Choosing the back row meant something to other truckers. Either the driver wanted to get some real sleep in his cabin behind the seat, or he wanted privacy to rest or do paperwork, or, in this case, he was sending a signal that he was available to the truck stop prostitutes who worked the facility. The lot lizards.

He carried a duffel bag across the lot in the dusk and went straight to the trucker's entrance of the building. Inside, he paid eleven dollars for a shower. He shaved and changed into a disposable one-piece Tyvek jumpsuit with elastic bands on the sleeves and cuffs. The jumpsuit got no strange looks in the trucker's lounge because truckers wore all kinds of strange clothing. A driver with a full beard, a multicolored serape, and flip-flops sat at a table reviewing his logbook. The man didn't even look up. One driver he knew drove in his underwear with the heat on high.

Still, though, when he became the Lizard King he knew his presence made a statement. People shied away from him when they saw him coming. Conversations stopped as he passed by, like there was some kind of malevolent black cloud hanging over his head. And when he stared at others they tended to quickly look away. It used to bother him, but now he took a kind of perverse pride in it. He didn't want to make new friends, anyway. What was the point?

The Lizard King had never felt brotherhood toward other drivers. In fact, he found many of them as disgusting as the amateurs on the road. He noted how many piss-jars and urine bombs had been tossed on the side of the road, how many Walmart bags of feces. He'd seen the cutaways in the floorboards of some trucks, and he cringed when he witnessed fat truckers parking as close as possible to the truck stop restaurant so they wouldn't have to waddle far to eat. And then there were the Bible-thumpers ...

He avoided the public retail section of the truck stop, and took a long route back to his Peterbilt through dozens of idling trucks so no one would track where he went. As he passed between two semis in the first row he was dismayed to find a small knot of five drivers shooting the breeze back and forth. Three men leaned against the fuel tank of a blue Mack on the left and two others mirrored their posture against a red Kenworth on the right. He had no choice but to walk right through them and to betray no surprise or caution. To his chagrin, they were arguing about a Bible passage.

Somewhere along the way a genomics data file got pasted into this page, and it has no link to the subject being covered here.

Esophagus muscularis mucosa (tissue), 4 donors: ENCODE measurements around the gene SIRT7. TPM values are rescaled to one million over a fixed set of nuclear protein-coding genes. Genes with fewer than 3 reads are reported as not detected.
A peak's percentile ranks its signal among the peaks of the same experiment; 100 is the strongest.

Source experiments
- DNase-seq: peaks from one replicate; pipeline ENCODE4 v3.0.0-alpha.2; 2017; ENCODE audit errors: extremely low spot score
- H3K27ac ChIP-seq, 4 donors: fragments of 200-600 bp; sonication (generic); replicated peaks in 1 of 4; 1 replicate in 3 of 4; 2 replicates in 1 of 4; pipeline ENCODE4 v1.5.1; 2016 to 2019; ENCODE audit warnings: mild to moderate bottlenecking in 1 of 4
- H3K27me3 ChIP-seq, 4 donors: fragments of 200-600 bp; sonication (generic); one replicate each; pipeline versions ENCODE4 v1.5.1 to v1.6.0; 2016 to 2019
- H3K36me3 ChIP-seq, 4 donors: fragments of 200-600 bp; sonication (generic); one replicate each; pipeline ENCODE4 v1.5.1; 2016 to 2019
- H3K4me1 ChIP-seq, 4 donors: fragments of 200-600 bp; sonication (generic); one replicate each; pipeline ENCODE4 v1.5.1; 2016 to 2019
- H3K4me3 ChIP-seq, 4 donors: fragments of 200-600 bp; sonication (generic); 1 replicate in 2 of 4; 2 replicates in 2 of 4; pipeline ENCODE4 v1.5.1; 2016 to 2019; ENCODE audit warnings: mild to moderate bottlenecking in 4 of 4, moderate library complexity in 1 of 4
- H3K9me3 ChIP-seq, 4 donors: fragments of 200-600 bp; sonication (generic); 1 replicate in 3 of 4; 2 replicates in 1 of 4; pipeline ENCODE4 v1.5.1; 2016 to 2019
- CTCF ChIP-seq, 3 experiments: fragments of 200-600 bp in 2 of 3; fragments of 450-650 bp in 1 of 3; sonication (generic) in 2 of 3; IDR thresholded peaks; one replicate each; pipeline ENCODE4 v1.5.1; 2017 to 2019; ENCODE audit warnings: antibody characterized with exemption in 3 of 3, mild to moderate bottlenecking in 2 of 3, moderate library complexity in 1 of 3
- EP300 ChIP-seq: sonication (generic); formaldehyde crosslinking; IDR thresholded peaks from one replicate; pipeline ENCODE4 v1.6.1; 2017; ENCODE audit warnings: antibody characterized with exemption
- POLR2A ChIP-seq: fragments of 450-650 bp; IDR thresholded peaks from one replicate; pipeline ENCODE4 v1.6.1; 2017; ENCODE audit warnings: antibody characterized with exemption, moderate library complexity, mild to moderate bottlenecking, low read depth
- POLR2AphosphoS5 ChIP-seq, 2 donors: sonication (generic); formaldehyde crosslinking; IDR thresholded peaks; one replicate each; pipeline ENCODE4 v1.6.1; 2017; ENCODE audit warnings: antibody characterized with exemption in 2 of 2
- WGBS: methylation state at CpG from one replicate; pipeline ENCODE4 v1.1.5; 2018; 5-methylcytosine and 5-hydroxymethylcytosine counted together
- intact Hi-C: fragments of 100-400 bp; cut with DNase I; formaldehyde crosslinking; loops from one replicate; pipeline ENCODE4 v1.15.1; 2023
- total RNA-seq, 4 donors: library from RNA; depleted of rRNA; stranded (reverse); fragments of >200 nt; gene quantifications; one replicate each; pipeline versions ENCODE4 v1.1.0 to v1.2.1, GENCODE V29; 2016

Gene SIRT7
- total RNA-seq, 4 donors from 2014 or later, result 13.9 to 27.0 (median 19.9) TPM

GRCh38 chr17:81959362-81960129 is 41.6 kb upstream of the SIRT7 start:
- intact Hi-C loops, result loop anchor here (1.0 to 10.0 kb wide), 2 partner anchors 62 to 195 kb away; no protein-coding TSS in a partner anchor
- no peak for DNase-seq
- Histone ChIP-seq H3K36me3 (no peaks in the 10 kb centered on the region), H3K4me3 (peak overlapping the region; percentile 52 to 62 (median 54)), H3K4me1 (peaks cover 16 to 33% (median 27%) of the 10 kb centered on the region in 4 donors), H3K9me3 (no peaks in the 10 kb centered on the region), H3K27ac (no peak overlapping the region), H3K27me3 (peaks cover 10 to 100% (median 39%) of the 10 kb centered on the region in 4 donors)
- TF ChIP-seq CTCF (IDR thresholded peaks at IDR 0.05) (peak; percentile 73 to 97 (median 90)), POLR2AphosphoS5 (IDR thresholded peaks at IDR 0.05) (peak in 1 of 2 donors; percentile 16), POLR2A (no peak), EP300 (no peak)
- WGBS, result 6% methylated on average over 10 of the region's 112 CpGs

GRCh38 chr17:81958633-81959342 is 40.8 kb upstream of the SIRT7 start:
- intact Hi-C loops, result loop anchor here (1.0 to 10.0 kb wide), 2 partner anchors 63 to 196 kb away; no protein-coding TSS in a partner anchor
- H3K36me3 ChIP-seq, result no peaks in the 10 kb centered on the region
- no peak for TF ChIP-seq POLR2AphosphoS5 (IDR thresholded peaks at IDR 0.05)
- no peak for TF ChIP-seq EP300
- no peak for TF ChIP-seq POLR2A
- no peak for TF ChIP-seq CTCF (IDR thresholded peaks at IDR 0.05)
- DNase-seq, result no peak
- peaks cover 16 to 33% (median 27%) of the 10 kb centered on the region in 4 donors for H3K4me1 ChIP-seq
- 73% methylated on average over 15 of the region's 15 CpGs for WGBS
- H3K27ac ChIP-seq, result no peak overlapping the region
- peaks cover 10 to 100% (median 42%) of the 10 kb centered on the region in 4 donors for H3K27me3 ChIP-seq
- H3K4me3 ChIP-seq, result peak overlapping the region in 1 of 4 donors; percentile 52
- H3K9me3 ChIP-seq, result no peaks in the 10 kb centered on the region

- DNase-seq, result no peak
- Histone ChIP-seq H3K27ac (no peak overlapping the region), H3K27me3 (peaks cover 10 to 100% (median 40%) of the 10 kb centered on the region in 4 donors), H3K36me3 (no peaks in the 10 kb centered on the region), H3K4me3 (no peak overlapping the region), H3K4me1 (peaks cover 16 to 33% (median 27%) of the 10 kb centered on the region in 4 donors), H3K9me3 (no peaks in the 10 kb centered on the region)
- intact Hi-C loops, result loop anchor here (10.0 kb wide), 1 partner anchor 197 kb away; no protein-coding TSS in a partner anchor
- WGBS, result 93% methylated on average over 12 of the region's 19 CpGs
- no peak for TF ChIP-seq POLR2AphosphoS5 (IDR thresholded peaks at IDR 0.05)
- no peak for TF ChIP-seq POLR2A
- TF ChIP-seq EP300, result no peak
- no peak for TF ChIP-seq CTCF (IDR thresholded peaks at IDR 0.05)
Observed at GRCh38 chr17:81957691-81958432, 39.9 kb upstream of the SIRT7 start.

(Continues...)

Excerpted from The Highway by C. J. Box. Copyright © 2013 C. J. Box. Excerpted by permission of St. Martin's Press.
All rights reserved. No part of this excerpt may be reproduced or reprinted without permission in writing from the publisher.
Excerpts are provided by Dial-A-Book Inc. solely for the personal use of visitors to this web site.

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Meet the Author

C.J. BOX is the bestselling author of Back of Beyond, Three Weeks to Say Goodbye, and thirteen other novels including the award-winning Joe Pickett series. Blue Heaven won the Edgar Award for Best Novel in 2009, and Box has won the Anthony Award, the Macavity Award, and the Barry Award. His first novel, Open Season, was a New York Times Notable Book and an Edgar Award and Los Angeles Times Book Prize finalist. Box's work has been translated into twenty-five languages. He lives in Cheyenne, Wyoming.

Holter Graham, winner of AudioFile's 2008 Best Voice in Science Fiction & Fantasy for Sherrilyn Kenyon's Acheron, is a stage, television, and screen actor. He has recorded numerous audiobooks, including much of Sherrilyn Kenyon's bestselling Dark-Hunter series. The winner of multiple AudioFile Earphones Awards, he has also read works by Scott Turow, Dean Koontz, C. J. Box, and Stephen Frey.